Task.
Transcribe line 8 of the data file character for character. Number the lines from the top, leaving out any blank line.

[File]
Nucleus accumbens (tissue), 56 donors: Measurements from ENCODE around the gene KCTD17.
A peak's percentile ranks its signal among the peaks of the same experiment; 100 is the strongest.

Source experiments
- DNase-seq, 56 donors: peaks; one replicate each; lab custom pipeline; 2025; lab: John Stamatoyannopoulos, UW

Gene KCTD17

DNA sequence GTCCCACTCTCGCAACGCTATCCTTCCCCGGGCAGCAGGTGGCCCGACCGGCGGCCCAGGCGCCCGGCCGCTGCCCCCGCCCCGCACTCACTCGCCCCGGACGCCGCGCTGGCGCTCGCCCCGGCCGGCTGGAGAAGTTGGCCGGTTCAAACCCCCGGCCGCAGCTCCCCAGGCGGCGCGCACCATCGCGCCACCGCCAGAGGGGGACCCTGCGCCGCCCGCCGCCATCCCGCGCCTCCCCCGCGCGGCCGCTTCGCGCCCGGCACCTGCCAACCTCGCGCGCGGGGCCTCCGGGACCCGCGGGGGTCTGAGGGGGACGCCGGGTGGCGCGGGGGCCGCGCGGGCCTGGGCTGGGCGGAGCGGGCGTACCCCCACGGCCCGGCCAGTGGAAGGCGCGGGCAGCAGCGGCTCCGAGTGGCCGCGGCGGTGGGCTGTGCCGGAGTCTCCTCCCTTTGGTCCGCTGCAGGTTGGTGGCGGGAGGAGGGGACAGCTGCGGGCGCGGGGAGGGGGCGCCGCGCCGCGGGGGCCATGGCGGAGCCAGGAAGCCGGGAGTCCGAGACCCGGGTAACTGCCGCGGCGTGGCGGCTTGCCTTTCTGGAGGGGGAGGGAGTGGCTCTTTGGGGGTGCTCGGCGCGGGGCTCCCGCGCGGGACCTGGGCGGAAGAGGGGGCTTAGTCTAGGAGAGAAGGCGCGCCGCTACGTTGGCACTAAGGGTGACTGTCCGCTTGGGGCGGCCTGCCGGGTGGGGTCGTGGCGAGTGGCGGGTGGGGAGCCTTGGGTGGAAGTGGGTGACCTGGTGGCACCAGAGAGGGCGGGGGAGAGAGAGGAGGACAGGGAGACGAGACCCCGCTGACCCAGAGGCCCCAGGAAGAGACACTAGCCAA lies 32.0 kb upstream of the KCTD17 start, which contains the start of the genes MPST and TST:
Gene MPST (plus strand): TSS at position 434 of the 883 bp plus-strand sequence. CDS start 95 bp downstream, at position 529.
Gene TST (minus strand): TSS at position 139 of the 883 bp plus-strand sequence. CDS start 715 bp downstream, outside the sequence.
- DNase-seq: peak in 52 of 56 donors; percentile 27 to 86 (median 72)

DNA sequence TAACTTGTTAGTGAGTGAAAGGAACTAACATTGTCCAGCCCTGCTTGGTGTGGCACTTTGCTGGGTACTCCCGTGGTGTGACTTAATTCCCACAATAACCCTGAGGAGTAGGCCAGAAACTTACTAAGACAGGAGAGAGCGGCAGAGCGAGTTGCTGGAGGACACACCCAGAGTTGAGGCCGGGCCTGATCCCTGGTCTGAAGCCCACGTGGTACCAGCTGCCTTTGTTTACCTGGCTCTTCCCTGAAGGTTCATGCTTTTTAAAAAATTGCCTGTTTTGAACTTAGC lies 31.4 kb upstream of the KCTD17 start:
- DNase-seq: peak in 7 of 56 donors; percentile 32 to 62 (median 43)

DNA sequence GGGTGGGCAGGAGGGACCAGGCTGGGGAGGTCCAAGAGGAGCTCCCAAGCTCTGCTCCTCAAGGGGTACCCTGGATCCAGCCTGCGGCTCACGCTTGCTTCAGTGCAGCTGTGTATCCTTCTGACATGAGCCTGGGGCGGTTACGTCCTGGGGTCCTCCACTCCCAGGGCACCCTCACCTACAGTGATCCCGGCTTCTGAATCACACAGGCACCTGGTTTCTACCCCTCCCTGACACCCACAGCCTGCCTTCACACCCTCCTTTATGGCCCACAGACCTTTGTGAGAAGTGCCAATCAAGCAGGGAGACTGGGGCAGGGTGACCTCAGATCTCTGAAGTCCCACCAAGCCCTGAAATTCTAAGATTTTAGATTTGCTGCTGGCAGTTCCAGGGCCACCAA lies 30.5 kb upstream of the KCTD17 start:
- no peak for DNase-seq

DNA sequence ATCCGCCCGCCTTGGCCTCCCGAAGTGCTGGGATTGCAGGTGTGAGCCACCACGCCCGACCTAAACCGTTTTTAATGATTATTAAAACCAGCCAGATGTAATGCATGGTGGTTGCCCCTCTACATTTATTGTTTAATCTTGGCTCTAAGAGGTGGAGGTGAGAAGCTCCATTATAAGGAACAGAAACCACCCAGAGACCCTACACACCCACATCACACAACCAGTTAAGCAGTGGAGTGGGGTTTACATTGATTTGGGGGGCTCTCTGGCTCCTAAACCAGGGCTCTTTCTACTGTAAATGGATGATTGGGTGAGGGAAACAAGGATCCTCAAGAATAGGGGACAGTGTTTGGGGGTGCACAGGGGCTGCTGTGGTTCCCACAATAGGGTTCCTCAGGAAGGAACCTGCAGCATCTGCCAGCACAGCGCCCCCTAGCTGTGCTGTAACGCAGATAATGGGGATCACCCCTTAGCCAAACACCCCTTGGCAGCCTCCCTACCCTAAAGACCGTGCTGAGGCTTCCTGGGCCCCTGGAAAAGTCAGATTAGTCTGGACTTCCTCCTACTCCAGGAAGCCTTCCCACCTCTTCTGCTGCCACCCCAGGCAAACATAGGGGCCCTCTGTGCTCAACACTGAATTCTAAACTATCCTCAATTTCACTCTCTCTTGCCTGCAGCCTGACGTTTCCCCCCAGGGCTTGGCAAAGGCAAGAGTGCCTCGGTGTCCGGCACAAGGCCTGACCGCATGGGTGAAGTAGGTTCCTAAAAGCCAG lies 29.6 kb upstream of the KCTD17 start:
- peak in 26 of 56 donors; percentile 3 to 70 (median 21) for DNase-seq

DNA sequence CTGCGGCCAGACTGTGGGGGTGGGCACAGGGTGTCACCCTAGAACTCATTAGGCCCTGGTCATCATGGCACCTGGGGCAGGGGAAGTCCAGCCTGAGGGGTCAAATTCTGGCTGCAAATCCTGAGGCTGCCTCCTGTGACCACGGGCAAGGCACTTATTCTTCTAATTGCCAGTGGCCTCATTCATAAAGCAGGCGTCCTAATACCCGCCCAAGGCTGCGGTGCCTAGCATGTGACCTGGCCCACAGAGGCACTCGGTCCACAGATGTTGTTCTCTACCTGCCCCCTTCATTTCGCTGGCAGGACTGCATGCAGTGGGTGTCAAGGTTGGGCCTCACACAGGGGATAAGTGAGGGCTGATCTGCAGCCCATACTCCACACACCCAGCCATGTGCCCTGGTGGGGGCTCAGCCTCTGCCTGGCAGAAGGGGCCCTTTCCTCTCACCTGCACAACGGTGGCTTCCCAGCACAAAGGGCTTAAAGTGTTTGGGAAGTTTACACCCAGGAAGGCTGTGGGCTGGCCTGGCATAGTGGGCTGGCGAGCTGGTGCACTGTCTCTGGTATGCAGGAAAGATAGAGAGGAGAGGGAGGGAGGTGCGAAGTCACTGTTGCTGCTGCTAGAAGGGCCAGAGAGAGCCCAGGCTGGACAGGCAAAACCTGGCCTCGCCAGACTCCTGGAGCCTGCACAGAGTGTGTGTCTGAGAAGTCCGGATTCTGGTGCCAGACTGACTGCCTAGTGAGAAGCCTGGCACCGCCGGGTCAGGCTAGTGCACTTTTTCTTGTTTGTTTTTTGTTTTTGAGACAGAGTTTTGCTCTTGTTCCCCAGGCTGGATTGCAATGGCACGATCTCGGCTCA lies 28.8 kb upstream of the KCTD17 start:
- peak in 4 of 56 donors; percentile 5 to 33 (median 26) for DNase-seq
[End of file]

Gene TST (minus strand): TSS at position 139 of the 883 bp plus-strand sequence. CDS start 715 bp downstream, outside the sequence.